Estimated reading time: 2 minutes, 57 seconds

On the Americanization of Freedom in “Little Brother”

Estimated reading time: 2 minutes, 57 seconds

Before I begin my postcolonial rant on this book, let me first say this:

I’m loving this novel, Little Brother by Cory Doctorow. It’s great sci fi on how government and internet surveillance is getting really out of hand. I love that I am learning a lot of really interesting things (such as how ridiculous it is to have false positives of 1% on something that is as rare as 1 in a million – that’s 10,000 false positives per million), and about encryption, etc. I love how it’s making me realize how political and media rhetoric misrepresent reality to cause propaganda. I love how it makes me rethink many of my online choices, my daily choices.

I also love love love how every chapter is dedicated to one of the author’s fave booksellers. If i ever write a book all my own, I’ll do dedications ๐Ÿ™‚ haha shoulda dedicated each chapter of my thesis ๐Ÿ™‚

Let me also say i am not yet done with the book, so it’s possible the author might change the direction he’s going in, but at the moment, I feel the author has sort of given America (and he’s Canadian so this is even more annoying) some sort of “claim” on freedom.


First, whenever people get arrested unjustly in the novel, they claim their Americanness, their American citizenship as a defense. Really? Is that to say that anyone non-American deserves to be suspected of terrorism? (My experience as a woman who wears headscarf is that i get stopped for a “random check” 50% of the time i travel in the West. Nothing random about it. Also, last time i was in England, the airport security lady put her hands in my underwear while patting me down… I was seething, and my poor two-year old at the time was so confused by seeing me that angry). The other question is: can’t a US citizen be a terrorist?

Of course, to be fair, part of the argument of the novel is that the real terrorist is the STATE, Homeland Security, and the way they are terrorizing people in order to control them, exaggerating threats and behaving aggressively and violently in the name of the war on terror. So I guess the author doesn’t really mean that US citizens can’t be terrorists, but still…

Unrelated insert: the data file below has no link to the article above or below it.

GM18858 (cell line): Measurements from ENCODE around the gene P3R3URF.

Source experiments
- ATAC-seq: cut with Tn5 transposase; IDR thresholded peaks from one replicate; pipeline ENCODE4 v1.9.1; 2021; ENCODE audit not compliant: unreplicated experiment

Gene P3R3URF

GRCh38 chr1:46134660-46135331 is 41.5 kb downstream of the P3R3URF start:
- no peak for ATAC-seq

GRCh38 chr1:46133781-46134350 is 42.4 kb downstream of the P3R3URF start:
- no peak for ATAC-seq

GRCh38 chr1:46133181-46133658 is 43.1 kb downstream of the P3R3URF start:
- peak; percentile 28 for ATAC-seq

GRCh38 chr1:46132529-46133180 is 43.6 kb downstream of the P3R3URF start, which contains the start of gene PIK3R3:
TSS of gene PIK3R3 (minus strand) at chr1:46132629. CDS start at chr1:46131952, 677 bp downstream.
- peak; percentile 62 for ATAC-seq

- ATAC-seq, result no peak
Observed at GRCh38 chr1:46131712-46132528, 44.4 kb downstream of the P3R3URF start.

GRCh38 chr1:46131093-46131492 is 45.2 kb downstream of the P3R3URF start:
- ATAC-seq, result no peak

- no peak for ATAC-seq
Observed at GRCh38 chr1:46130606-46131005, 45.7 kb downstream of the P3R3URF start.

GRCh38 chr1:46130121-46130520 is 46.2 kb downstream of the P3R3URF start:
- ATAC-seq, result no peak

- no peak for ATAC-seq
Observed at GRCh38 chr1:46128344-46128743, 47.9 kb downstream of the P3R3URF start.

Second, the whole constitution discussion grated on my nerves. Marcus’ mom is originally English and he makes fun of the fact that Britain has no written constitution and apparently some shady laws. He goes nuts in class when some teacher (pro-State) questions the sanctity of the constitution. We’re supposed to agree with Marcus that, no, the constitution is above all else? We’re supposed to disagree with his dad (I’m usually NOT on his dad’s side) when he says the constitution was never meant as religious doctrine. Duh. It isn’t, and no document written by man should ever be. Why would it be? (And yes, i am Muslim but even religious doctrine reaches humans through humans – it’s open to questioning, too, just maybe with more reverence if you’re more religious).

So there’s this part in a virtual press conference where Marcus says he believes in freedom and the US constitution.

Aaaarrrggggh … And I just had to write this post.

I’m hoping this book takes a turn somewhere, because America never really had the patent on freedom (hello, slavery? Done by same ppl who wrote that constitution? Hello?), maybe just the strongest rhetoric on it these days.

Will stop now and try to finish this novel before Eid starts ๐Ÿ™‚


7 thoughts on “On the Americanization of Freedom in “Little Brother”

  1. “First, whenever people get arrested unjustly in the novel, they claim their Americanness, their American citizenship as a defense…Is that to say that anyone non-American deserves to be suspected of terrorism?…The other question is: canโ€™t a US citizen be a terrorist?”